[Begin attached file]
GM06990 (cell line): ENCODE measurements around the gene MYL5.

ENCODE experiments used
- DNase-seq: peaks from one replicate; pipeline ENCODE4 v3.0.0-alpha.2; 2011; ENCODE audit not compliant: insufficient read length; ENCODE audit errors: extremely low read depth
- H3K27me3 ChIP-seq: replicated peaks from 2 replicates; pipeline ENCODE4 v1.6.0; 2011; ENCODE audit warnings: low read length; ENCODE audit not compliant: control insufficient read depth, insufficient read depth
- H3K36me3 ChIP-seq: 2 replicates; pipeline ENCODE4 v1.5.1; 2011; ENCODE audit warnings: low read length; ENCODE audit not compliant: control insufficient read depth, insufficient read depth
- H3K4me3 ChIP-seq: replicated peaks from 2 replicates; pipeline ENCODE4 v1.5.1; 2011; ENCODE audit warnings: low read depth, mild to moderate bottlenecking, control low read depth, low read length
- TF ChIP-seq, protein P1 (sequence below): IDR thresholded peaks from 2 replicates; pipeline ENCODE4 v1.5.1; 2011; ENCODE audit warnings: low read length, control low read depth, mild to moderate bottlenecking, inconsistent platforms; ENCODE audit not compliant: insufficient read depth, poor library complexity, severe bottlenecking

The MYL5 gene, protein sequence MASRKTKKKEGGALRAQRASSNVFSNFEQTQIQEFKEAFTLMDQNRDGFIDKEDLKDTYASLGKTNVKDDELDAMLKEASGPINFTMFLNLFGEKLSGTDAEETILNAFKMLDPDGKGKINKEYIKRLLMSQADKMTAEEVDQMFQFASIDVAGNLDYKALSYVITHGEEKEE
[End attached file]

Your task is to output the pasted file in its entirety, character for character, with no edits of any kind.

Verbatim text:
GM06990 (cell line): ENCODE measurements around the gene MYL5.

ENCODE experiments used
- DNase-seq: peaks from one replicate; pipeline ENCODE4 v3.0.0-alpha.2; 2011; ENCODE audit not compliant: insufficient read length; ENCODE audit errors: extremely low read depth
- H3K27me3 ChIP-seq: replicated peaks from 2 replicates; pipeline ENCODE4 v1.6.0; 2011; ENCODE audit warnings: low read length; ENCODE audit not compliant: control insufficient read depth, insufficient read depth
- H3K36me3 ChIP-seq: 2 replicates; pipeline ENCODE4 v1.5.1; 2011; ENCODE audit warnings: low read length; ENCODE audit not compliant: control insufficient read depth, insufficient read depth
- H3K4me3 ChIP-seq: replicated peaks from 2 replicates; pipeline ENCODE4 v1.5.1; 2011; ENCODE audit warnings: low read depth, mild to moderate bottlenecking, control low read depth, low read length
- TF ChIP-seq, protein P1 (sequence below): IDR thresholded peaks from 2 replicates; pipeline ENCODE4 v1.5.1; 2011; ENCODE audit warnings: low read length, control low read depth, mild to moderate bottlenecking, inconsistent platforms; ENCODE audit not compliant: insufficient read depth, poor library complexity, severe bottlenecking

The MYL5 gene, protein sequence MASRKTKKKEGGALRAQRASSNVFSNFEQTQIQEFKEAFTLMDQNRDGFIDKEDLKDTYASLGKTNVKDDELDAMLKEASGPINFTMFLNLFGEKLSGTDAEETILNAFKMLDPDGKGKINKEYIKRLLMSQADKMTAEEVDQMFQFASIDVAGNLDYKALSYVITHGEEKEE